Unlike “progressive democracy,” Kolnai argued, conservative democracy respects the best of the liberal tradition and rests upon a balanced social and political order that limits “all social powers and political prerogatives” and defers “to a Power radically beyond and above Man in his social reality, in his political dignity and in all manifestations of his ‘will.’” Kolnai was a thoughtful partisan of what Tocqueville once called “liberty under God and the law.” Progressive democrats see “no enemies to the Left.” They too often indulge revolutionary regimes and destructive social movements—precisely because these “democrats” have distorted and repudiated indispensable Christian categories. At a profoundly spiritual level, Christianity set men free and “lifted [them] above the flats of his fallen nature.” Modern humanitarianism, the religion of humanity, put forth a new, utopian program whereby angry and impatient human beings “construed the automatic workings of [man’s] fallen nature into a mirage of self-made heaven.” And in the final, “metaphysically mad” epiphany, to cite a Burkean formulation, revolutionaries engage in destructive totalitarian projects that attack recalcitrant reality, “afire with the unholy rage of . . . emancipation and sovereignty.” All of this necessarily culminates in what Kolnai never tired of calling “the self-enslavement of man.”

In a 1972 essay that explored the respective “Conservative and Revolutionary Ethos,” Kolnai acknowledged that revolutionaries could from time to time constructively challenge the complacency of the rich and the powerful. In this essay, however, Kolnai argued that conservatives, much more than revolutionaries, could appreciate what was just and legitimate in the challenge from the other side. Reform, and appeal to objective and enduring verities, are essential to authentic conservatism. With a conservatism informed by Christian conscience, “the table of moral duties remains inviolate” in theory, and often in practice. Not so for revolutionaries, cultural and political.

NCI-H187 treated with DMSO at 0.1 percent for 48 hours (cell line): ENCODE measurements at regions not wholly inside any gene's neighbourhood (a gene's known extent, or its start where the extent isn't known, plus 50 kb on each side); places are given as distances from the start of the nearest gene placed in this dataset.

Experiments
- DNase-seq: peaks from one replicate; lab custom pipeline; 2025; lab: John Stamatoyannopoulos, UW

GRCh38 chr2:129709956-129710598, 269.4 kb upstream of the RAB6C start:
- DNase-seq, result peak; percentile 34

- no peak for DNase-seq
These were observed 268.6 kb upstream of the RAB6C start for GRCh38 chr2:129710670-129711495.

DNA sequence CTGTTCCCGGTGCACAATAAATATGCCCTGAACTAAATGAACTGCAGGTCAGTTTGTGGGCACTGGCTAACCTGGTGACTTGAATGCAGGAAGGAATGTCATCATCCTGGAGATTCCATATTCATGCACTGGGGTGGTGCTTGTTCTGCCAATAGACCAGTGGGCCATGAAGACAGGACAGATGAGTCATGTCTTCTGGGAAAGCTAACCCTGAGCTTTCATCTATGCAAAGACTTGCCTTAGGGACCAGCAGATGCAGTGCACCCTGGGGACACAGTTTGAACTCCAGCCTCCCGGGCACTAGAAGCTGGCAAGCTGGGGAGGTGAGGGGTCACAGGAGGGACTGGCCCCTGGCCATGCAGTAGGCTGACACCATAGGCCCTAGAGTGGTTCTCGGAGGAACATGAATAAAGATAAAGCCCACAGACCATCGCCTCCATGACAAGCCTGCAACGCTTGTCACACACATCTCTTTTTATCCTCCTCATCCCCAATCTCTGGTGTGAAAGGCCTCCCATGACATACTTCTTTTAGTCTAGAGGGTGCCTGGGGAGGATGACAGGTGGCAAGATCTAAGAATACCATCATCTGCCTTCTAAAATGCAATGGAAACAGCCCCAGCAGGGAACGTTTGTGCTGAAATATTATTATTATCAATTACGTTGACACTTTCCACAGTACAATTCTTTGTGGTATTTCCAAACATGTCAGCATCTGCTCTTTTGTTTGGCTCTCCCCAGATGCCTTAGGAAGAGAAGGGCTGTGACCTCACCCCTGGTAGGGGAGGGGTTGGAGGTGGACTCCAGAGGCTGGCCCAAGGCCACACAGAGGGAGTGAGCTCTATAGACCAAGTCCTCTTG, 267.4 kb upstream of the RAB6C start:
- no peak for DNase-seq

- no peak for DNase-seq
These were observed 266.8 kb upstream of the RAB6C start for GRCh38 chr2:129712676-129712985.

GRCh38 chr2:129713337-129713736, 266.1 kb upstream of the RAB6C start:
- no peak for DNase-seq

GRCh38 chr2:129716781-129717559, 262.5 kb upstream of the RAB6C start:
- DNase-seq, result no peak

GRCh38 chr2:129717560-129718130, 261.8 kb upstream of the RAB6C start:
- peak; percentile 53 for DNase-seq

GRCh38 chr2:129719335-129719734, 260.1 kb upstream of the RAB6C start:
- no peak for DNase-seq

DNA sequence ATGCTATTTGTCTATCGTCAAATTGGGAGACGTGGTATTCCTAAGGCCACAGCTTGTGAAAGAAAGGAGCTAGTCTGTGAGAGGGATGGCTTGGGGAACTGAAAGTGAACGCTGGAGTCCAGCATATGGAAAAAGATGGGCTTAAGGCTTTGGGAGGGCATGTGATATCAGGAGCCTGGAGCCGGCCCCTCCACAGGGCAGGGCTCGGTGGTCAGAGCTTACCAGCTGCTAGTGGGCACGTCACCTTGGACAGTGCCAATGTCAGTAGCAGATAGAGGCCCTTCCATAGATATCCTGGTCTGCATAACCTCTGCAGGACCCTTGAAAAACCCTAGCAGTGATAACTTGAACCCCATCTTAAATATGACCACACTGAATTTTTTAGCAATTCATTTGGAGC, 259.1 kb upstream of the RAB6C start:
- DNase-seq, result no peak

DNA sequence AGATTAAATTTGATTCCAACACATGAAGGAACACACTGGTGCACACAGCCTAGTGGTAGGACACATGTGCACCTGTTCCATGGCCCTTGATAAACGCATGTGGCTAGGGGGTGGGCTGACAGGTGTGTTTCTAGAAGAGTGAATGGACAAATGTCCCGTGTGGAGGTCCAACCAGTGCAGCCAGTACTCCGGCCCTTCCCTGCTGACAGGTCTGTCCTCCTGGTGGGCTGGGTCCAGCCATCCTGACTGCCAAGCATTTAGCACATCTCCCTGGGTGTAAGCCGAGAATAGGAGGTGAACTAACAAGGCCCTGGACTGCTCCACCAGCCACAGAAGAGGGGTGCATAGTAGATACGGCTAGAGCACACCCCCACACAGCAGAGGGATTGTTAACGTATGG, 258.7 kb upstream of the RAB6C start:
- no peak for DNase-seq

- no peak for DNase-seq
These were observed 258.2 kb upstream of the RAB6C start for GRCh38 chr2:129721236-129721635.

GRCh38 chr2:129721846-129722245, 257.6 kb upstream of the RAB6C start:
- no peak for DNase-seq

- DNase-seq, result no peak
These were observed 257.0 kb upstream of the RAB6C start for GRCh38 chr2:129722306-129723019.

As Kolnai wrote in his 1960 essay “The Utopian Mind” (he also left an unfinished but now published book by the same name), angry and moralistic revolutionaries make light of the concrete demands of the Ten Commandments and demonize real and imagined “enemies of the people.” Conscience and moral duties make no claims on their hearts, and are actively dismissed, even mocked, in the name of revolutionary ideology. In the end, Kolnai wrote in the conclusion of “Conservative and Revolutionary Ethos,” their critique is leveled not at this or that ruler, this or that system of power, nor at Nature, history, or “mankind, but at the world itself, at Creation.”

Against the revolution of nihilism in its various permutations, against this project of emancipation-turned-self-enslavement, Christians and all persons of good will must take their stand with the “guardians of continuity.” If we have confidence in the “natural order of things,” if we do our civic and moral duties, if we have faith in the goodness of God our father and friend, we will surely outlast our opponents. But that depends on an anti-totalitarian Christian political philosophy worthy of the name, one open to the dual tasks of conservation and reform. 

Daniel J. Mahoney holds the Augustine Chair in Distinguished Scholarship at Assumption University.